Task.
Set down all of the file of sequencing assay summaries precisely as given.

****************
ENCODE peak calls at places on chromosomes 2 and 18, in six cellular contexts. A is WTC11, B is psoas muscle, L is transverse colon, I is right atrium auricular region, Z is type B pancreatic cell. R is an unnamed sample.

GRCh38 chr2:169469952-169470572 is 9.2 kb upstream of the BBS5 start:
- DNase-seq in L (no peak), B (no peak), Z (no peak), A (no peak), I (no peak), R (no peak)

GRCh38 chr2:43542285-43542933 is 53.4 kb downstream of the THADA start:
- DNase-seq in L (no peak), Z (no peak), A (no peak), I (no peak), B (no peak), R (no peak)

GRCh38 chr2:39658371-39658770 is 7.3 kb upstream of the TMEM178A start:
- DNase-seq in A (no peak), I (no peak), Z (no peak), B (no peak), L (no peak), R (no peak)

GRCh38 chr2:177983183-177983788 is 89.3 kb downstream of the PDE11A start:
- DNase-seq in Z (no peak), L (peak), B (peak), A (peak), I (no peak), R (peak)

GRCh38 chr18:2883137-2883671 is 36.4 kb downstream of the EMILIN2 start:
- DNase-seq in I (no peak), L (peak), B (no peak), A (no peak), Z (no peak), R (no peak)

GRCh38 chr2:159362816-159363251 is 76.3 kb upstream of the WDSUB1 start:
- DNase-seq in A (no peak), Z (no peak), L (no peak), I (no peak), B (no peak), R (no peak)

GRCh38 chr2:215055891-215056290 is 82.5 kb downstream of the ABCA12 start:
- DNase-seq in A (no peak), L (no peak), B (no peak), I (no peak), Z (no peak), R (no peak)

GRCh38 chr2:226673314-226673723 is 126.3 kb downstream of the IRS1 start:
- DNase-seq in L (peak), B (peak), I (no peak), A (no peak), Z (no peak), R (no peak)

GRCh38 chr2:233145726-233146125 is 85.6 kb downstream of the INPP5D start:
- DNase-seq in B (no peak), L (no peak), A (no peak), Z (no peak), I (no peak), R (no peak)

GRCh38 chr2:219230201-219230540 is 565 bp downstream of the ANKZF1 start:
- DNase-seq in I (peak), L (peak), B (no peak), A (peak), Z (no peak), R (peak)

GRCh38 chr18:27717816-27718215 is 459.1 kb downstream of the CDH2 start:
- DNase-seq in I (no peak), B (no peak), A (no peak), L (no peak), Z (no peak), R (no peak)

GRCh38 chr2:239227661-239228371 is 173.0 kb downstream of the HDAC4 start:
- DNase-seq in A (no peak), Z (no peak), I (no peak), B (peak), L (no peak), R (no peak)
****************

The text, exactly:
ENCODE peak calls at places on chromosomes 2 and 18, in six cellular contexts. A is WTC11, B is psoas muscle, L is transverse colon, I is right atrium auricular region, Z is type B pancreatic cell. R is an unnamed sample.

GRCh38 chr2:169469952-169470572 is 9.2 kb upstream of the BBS5 start:
- DNase-seq in L (no peak), B (no peak), Z (no peak), A (no peak), I (no peak), R (no peak)

GRCh38 chr2:43542285-43542933 is 53.4 kb downstream of the THADA start:
- DNase-seq in L (no peak), Z (no peak), A (no peak), I (no peak), B (no peak), R (no peak)

GRCh38 chr2:39658371-39658770 is 7.3 kb upstream of the TMEM178A start:
- DNase-seq in A (no peak), I (no peak), Z (no peak), B (no peak), L (no peak), R (no peak)

GRCh38 chr2:177983183-177983788 is 89.3 kb downstream of the PDE11A start:
- DNase-seq in Z (no peak), L (peak), B (peak), A (peak), I (no peak), R (peak)

GRCh38 chr18:2883137-2883671 is 36.4 kb downstream of the EMILIN2 start:
- DNase-seq in I (no peak), L (peak), B (no peak), A (no peak), Z (no peak), R (no peak)

GRCh38 chr2:159362816-159363251 is 76.3 kb upstream of the WDSUB1 start:
- DNase-seq in A (no peak), Z (no peak), L (no peak), I (no peak), B (no peak), R (no peak)

GRCh38 chr2:215055891-215056290 is 82.5 kb downstream of the ABCA12 start:
- DNase-seq in A (no peak), L (no peak), B (no peak), I (no peak), Z (no peak), R (no peak)

GRCh38 chr2:226673314-226673723 is 126.3 kb downstream of the IRS1 start:
- DNase-seq in L (peak), B (peak), I (no peak), A (no peak), Z (no peak), R (no peak)

GRCh38 chr2:233145726-233146125 is 85.6 kb downstream of the INPP5D start:
- DNase-seq in B (no peak), L (no peak), A (no peak), Z (no peak), I (no peak), R (no peak)

GRCh38 chr2:219230201-219230540 is 565 bp downstream of the ANKZF1 start:
- DNase-seq in I (peak), L (peak), B (no peak), A (peak), Z (no peak), R (peak)

GRCh38 chr18:27717816-27718215 is 459.1 kb downstream of the CDH2 start:
- DNase-seq in I (no peak), B (no peak), A (no peak), L (no peak), Z (no peak), R (no peak)

GRCh38 chr2:239227661-239228371 is 173.0 kb downstream of the HDAC4 start:
- DNase-seq in A (no peak), Z (no peak), I (no peak), B (peak), L (no peak), R (no peak)